There’s an interesting story on Legal Cheek about the SQE. Existing evidence, informed readers will recall, suggests there may be an EDI problem with the assessment. They have been warned about this periodically, it is (I believe, and stand to be corrected) a known problem with some of the medical equivalents, and their assessment of SQE1 underlined the problems. Now some news about the evaluation of SQE2 has emerged. Here is the paragraph that caught my eye:
Kaplan, the organisation appointed to assess the SQE, found that “univariate” analysis (performance by individual candidate variables) shows a significant performance difference between white and BAME candidates compared with “multivariate” analysis (which seeks to identify the best true predictors of candidate scores). However, both analyses should be viewed with caution due to overlapping candidate variables and the small numbers in the different groups, Brannan stressed.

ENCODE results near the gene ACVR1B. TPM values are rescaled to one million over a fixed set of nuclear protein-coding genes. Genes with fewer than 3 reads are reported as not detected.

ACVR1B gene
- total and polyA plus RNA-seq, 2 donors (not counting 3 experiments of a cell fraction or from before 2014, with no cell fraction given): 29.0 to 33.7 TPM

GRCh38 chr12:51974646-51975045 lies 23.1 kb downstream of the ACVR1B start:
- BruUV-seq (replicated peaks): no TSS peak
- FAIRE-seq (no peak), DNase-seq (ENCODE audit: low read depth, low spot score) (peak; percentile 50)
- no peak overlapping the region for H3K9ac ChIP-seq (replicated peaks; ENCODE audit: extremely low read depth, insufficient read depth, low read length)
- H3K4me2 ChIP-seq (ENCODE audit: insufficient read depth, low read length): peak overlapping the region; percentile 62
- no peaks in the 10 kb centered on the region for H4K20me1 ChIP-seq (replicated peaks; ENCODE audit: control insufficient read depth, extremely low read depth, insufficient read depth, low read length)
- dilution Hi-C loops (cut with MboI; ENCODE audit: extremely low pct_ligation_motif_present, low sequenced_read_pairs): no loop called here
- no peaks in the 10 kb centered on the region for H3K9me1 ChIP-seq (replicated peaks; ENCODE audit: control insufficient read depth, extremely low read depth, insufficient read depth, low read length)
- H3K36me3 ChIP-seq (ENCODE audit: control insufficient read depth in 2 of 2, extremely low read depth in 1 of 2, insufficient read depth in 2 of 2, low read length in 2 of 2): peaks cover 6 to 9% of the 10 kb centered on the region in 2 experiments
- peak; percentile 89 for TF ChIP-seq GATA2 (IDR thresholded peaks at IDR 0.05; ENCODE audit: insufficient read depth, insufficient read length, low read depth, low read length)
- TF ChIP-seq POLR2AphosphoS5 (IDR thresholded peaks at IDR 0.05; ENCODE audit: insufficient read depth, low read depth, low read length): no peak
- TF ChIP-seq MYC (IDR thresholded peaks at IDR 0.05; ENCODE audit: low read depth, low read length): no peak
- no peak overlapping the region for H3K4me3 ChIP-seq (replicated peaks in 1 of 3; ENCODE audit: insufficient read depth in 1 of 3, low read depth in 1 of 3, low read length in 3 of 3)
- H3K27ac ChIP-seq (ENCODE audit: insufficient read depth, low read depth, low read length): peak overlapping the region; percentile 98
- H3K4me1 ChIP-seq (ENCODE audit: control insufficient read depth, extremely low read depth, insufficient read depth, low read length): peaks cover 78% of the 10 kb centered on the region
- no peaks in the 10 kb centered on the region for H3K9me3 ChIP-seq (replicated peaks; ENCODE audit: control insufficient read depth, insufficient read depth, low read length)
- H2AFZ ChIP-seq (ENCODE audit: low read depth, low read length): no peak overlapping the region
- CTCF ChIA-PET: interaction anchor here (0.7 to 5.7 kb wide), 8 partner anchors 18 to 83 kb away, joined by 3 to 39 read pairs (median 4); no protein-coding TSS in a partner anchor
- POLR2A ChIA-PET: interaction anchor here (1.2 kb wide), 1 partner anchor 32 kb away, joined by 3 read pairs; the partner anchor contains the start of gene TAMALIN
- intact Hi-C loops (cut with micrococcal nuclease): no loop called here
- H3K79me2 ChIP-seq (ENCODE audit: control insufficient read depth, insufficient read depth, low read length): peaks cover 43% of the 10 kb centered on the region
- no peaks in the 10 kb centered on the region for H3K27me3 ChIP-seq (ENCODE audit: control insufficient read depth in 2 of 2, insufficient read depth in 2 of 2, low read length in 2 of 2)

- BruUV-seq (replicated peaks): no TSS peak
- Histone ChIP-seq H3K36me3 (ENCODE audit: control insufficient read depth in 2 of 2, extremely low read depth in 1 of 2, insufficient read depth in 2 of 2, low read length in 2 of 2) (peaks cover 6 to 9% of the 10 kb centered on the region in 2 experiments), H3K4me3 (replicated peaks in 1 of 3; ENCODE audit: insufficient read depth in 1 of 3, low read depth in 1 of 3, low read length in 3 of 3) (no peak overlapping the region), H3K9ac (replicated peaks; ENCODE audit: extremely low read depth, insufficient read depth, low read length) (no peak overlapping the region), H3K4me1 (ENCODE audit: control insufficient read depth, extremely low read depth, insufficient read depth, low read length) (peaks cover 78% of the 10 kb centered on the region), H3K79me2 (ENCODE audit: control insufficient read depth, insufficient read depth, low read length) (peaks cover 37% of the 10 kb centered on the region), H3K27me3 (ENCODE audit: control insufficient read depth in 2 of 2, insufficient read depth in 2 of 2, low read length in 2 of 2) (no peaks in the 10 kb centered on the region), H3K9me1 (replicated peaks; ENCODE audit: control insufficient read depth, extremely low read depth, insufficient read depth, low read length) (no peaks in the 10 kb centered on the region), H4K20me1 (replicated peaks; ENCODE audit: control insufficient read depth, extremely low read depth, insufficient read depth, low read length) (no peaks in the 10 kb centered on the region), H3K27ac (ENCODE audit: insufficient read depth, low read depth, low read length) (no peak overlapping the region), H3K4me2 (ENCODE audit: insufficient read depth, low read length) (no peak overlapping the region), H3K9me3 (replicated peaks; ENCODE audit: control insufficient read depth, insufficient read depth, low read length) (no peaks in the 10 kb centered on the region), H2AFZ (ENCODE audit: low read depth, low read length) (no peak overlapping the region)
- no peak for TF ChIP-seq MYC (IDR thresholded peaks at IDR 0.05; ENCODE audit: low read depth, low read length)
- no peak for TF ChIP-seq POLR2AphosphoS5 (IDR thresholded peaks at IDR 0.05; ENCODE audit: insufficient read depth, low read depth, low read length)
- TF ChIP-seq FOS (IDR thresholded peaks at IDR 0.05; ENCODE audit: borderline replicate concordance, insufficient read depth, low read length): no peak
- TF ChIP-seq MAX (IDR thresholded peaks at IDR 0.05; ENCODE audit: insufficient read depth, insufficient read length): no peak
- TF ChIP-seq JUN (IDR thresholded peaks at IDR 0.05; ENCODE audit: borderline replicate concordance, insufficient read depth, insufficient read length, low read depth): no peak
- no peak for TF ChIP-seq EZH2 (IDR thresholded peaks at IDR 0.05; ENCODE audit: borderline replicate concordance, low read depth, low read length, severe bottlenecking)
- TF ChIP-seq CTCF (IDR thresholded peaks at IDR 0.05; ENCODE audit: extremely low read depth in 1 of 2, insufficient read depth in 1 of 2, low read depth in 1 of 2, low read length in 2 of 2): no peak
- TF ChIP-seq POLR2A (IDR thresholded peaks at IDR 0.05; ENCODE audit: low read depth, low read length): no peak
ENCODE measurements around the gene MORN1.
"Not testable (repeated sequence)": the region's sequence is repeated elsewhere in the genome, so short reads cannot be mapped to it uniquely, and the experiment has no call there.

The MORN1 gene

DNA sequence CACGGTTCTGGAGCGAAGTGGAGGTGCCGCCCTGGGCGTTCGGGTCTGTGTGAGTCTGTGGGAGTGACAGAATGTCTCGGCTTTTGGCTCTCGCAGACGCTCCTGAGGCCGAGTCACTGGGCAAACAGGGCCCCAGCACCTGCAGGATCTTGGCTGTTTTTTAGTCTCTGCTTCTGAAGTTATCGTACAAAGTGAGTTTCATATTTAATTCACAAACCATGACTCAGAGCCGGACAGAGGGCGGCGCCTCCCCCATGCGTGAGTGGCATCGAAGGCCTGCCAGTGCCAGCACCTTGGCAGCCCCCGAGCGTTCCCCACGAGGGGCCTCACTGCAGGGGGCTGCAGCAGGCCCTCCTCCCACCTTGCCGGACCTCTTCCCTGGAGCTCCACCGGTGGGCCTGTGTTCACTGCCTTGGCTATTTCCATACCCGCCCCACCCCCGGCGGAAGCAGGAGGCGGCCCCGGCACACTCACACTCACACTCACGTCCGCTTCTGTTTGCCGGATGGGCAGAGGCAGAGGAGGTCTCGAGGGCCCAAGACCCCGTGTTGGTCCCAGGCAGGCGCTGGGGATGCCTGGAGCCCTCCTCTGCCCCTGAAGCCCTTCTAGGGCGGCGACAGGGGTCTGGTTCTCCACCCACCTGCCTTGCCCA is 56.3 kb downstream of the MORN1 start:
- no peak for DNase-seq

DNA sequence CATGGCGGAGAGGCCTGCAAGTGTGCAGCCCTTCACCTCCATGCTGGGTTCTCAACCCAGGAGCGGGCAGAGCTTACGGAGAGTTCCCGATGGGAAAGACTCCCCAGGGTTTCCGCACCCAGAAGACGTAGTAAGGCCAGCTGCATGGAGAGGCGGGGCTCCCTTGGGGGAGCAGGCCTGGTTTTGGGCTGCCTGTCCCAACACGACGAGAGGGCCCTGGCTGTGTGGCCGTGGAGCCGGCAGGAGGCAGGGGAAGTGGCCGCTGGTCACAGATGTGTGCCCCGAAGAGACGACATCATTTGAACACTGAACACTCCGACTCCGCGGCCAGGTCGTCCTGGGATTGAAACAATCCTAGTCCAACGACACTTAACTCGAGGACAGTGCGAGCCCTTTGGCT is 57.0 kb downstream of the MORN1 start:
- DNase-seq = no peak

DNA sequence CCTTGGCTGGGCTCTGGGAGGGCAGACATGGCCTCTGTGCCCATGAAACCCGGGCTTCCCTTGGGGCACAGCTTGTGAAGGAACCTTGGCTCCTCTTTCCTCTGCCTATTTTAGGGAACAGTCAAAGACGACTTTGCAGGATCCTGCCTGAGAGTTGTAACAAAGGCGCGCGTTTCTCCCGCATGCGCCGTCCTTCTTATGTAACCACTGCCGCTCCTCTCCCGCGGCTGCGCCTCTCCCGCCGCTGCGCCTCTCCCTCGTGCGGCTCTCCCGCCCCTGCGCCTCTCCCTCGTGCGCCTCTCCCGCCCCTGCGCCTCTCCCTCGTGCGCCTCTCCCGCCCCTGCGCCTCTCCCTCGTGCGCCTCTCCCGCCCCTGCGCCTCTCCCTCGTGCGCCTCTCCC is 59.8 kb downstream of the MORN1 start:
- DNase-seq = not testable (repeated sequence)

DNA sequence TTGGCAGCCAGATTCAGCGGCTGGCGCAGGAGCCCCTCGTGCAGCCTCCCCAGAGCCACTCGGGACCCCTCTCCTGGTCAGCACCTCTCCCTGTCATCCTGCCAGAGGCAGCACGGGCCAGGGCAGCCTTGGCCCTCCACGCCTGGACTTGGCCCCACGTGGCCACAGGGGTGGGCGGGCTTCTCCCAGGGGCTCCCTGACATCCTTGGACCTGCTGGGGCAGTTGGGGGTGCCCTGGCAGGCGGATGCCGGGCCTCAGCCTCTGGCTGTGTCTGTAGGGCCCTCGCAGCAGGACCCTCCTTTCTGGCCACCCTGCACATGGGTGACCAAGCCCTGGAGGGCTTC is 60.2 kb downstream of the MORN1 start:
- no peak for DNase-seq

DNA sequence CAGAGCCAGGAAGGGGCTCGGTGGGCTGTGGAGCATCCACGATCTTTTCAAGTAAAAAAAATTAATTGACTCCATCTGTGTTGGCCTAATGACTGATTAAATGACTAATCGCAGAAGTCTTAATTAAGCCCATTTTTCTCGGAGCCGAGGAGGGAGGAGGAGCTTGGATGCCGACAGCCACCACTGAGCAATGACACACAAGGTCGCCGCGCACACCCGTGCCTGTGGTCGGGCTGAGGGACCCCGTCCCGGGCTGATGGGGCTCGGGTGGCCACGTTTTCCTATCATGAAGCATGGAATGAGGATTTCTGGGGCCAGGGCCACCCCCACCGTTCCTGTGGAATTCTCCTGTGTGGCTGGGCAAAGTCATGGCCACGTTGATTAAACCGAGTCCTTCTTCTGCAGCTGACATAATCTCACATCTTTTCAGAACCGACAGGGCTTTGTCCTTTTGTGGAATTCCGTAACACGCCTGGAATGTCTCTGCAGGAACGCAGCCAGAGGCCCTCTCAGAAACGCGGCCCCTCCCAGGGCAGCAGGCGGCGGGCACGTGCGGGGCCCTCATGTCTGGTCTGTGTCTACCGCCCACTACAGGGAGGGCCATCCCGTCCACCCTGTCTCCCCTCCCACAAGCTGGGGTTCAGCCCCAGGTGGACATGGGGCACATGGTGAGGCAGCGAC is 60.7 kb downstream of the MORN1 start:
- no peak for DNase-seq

The first sentence is difficult to understand. It might be saying multivariate analysis suggests that factors other than ethnicity explain performance on SQE2. It’s the second sentence that is important. It is an admission that the evaluation of SQE2 is underpowered; that is it was run with insufficient numbers to test the question Julie is dealing with here. Unless one of the aims of the pilot was not to look at BAME differences, then this bit of the pilot is (I will allow you to pick the single best answer):
a) going to happen anyway because, well because
c) the Netherlands deserved to win
d) not fit for purpose.